Ultrasound imaging, also called ultrasound scanning or sonography, involves exposing part of the body to high-frequency sound waves to produce pictures of the inside of the body. Ultrasound exams do not use ionizing radiation (as used in x-rays). Because ultrasound images are captured in real-time, they can show the structure and movement of the body’s internal organs, as well as blood flowing through blood vessels.
Ultrasound imaging is a noninvasive medical test that helps physicians diagnose and treat medical conditions.
Ultrasound imaging of the breast produces a picture of the internal structures of the breast.
Doppler ultrasound is a special ultrasound technique that evaluates blood as it flows through a blood vessel, including the body’s major arteries and veins in the abdomen, arms, legs and neck.
During a breast ultrasound examination the sonographer or physician performing the test may use Doppler techniques to evaluate blood flow or lack of flow in any breast mass. This may in some cases provide additional information as to the cause of the mass.
Determining the Nature of a Breast Abnormality
The primary use of breast ultrasound today is to help diagnose breast abnormalities detected by a physician during a physical exam (such as a lump or bloody or spontaneous clear nipple discharge) and to characterize potential abnormalities seen on mammography.
Ultrasound imaging can help to determine if an abnormality is solid (which may be a non-cancerous lump of tissue or a cancerous tumor) or fluid-filled (such as a benign cyst) or both cystic and solid. Ultrasound can also help show additional features of the abnormal area.
Doppler ultrasound is used to assess blood supply in breast lesions.
Supplemental Breast Cancer Screening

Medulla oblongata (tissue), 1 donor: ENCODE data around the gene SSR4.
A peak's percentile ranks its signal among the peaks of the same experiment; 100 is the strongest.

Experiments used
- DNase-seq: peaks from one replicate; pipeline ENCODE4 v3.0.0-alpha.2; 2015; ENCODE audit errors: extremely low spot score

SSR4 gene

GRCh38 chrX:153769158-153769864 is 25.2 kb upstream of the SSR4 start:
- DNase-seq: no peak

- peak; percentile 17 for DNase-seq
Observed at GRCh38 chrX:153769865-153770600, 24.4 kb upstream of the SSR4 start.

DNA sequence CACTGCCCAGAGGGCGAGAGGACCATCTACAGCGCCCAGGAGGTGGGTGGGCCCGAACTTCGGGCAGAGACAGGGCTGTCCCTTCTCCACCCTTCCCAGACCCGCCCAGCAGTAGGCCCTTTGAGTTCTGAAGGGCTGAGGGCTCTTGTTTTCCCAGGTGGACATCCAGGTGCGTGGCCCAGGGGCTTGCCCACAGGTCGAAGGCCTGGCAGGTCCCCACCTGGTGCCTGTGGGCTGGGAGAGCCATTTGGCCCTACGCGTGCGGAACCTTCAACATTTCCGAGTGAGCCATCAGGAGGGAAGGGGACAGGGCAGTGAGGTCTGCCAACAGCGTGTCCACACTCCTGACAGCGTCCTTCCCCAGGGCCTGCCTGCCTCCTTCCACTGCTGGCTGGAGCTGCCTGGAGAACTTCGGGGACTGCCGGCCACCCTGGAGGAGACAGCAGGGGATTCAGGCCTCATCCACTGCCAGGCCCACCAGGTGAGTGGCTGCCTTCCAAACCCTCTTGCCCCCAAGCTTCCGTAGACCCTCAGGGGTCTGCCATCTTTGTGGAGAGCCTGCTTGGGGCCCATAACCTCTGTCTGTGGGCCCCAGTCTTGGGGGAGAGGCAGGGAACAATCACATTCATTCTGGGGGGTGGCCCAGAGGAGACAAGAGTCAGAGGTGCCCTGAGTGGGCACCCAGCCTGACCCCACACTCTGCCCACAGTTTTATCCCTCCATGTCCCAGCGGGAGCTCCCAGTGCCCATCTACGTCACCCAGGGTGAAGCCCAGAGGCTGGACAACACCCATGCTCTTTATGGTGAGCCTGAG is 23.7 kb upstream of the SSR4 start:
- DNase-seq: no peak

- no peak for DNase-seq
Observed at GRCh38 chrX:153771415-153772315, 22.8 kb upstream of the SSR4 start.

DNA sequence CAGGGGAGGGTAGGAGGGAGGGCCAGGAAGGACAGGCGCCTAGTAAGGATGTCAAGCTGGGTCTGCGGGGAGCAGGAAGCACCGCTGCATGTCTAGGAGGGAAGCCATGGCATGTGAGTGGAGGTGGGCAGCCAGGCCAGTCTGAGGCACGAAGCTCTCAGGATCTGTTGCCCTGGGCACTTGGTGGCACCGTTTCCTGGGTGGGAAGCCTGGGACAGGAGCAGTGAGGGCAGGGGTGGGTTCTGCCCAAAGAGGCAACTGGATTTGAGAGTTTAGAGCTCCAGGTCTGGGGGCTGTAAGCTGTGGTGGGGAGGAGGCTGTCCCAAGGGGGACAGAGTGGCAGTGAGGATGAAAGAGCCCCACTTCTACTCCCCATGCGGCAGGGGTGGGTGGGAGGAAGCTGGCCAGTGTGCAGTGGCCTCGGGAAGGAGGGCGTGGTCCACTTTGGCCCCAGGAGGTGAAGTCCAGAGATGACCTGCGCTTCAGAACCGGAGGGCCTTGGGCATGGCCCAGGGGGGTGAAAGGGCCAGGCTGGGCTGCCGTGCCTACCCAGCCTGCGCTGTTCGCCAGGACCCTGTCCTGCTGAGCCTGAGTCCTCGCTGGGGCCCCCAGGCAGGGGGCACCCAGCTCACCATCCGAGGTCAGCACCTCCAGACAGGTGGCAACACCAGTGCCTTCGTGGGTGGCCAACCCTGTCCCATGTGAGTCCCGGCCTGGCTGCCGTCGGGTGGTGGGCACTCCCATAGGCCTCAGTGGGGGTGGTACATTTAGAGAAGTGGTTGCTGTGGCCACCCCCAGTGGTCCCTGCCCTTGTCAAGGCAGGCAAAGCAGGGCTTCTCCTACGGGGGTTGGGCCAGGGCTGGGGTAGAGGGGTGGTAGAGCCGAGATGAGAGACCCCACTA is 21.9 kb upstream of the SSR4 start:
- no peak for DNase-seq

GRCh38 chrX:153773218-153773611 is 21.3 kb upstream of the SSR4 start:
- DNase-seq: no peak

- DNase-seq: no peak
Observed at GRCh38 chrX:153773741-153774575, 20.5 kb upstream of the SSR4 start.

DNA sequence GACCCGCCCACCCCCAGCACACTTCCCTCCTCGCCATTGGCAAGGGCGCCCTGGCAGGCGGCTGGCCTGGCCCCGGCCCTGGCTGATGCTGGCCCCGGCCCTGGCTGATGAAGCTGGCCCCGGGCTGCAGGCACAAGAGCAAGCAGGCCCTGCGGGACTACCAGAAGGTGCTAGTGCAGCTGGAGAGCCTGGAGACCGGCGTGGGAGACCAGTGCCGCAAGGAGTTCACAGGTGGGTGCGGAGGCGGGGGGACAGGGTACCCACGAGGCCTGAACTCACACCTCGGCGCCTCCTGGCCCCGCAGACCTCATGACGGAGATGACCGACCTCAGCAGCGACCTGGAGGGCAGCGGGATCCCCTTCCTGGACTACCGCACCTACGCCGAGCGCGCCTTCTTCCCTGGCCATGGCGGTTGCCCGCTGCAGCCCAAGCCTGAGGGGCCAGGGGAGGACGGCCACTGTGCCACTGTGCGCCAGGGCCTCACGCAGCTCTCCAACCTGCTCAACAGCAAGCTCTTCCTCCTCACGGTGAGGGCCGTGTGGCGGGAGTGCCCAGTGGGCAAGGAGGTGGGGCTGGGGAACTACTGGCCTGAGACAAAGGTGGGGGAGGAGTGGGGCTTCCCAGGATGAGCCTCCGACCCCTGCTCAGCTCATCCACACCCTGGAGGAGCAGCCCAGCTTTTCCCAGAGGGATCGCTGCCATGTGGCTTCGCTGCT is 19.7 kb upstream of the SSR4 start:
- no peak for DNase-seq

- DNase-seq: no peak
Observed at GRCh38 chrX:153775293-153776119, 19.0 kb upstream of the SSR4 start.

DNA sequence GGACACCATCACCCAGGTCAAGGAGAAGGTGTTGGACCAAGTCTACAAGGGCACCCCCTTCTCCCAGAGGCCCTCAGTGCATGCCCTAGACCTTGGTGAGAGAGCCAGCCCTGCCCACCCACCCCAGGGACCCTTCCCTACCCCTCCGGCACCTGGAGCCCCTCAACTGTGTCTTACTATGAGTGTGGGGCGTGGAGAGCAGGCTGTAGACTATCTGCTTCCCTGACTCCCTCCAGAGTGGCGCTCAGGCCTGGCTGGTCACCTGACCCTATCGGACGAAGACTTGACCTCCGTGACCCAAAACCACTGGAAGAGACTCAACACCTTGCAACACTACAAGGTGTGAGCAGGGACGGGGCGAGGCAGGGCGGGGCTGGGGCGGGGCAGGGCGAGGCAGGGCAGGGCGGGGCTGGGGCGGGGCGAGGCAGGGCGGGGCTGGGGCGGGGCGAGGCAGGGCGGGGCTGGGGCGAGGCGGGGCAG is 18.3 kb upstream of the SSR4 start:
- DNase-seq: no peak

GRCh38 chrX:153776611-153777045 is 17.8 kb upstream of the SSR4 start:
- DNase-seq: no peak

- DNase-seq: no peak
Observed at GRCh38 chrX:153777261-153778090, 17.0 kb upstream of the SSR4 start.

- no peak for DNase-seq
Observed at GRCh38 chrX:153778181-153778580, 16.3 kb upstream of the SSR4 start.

Mammography is the only screening tool for breast cancer that is known to reduce deaths due to breast cancer through early detection. Even so, mammograms do not detect all breast cancers. Some breast lesions and abnormalities are not visible or are difficult to interpret on mammograms. In breasts that are dense, meaning there is a lot of glandular tissue and less fat, many cancers can be hard to see on mammography.
Many studies have shown that ultrasound and magnetic resonance imaging (MRI) can help supplement mammography by detecting small breast cancers that may not be visible with mammography. This is usually only considered when the breast tissue is dense. It is hoped that by detecting such cancers, these other screening tests might help to further prevent deaths due to breast cancer beyond what is achieved with mammography alone. When ultrasound is used for screening, many abnormalities are seen which may require biopsy but are not cancer (false positives), and this limits its cost effectiveness.
Today, ultrasound is being investigated for use as a screening tool for women who:
Ultrasound-guided Breast Biopsy
When an ultrasound examination cannot characterize the nature of a breast abnormality, a physician may choose to perform an ultrasound-guided biopsy. Because ultrasound provides real-time images, it is often used to guide biopsy procedures.
A breast biopsy involves removing some tissue—usually by a procedure involving a needle which can take small pieces of tissue under local anesthesia—from the suspicious area in the breast and examining it under a microscope to determine a diagnosis. Occasionally, a surgical biopsy is needed to make a diagnosis.
Ultrasound-guidance is used to assist physicians in obtaining fluid and tissue samples from the breast. A cyst aspiration obtains fluid samples. A core needle (CN) biopsy obtains tissue samples. Most cysts do not require any procedure. Most ultrasound-guided breast biopsies are performed using core or vacuum-assisted needle biopsy techniques.
For more information on this procedure, please refer to Ultrasound-guided Breast Biopsy.
You will be asked to undress from the waist up and to wear a gown during the procedure.